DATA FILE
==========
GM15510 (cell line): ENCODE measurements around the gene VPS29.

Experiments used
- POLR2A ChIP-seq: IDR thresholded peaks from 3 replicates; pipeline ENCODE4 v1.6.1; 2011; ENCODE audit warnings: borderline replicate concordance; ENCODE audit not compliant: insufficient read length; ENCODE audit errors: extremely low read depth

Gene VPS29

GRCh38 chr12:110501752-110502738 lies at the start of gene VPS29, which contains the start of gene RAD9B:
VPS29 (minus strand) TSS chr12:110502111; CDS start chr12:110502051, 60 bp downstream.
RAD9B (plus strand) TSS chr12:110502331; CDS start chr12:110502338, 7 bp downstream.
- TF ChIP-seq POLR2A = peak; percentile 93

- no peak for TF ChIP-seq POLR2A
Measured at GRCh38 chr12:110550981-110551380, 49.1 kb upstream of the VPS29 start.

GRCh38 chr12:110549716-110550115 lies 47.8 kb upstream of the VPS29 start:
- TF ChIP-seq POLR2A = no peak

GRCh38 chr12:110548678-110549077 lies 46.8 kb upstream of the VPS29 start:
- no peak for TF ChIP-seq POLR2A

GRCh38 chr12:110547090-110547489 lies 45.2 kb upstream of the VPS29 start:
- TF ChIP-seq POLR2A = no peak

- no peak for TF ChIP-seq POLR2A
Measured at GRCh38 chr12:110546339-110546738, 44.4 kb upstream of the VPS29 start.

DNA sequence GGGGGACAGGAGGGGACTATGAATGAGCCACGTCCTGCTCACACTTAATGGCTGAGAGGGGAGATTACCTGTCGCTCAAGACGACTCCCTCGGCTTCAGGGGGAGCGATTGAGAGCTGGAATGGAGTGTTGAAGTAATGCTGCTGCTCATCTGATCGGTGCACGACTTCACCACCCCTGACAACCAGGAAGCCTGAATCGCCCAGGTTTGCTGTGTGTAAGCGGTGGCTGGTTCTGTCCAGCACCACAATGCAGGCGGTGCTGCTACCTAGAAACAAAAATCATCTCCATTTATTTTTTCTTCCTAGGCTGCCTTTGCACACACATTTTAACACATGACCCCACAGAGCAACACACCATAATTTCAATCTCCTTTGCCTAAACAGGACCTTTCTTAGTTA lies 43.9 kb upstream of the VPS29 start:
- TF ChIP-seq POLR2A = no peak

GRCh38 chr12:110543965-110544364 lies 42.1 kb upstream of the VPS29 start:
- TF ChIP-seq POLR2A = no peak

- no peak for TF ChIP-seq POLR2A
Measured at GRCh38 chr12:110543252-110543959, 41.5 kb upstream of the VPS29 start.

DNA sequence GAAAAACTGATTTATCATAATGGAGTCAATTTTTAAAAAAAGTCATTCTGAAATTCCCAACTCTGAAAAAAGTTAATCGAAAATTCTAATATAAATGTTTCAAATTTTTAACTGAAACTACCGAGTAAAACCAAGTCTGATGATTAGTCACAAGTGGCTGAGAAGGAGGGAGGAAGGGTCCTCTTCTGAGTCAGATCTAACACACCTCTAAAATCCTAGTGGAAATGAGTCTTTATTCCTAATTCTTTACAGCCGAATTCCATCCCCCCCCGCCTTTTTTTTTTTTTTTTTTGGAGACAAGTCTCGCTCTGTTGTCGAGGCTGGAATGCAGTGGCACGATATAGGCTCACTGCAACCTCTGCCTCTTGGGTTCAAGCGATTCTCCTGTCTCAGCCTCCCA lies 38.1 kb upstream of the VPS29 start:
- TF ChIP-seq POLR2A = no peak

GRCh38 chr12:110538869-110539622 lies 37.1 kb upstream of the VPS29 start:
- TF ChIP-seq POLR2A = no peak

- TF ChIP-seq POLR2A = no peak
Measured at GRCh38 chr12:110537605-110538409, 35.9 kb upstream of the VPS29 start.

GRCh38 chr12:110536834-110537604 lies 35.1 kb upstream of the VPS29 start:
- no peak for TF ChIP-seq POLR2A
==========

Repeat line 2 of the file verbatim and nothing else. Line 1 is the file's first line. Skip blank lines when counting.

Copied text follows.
Experiments used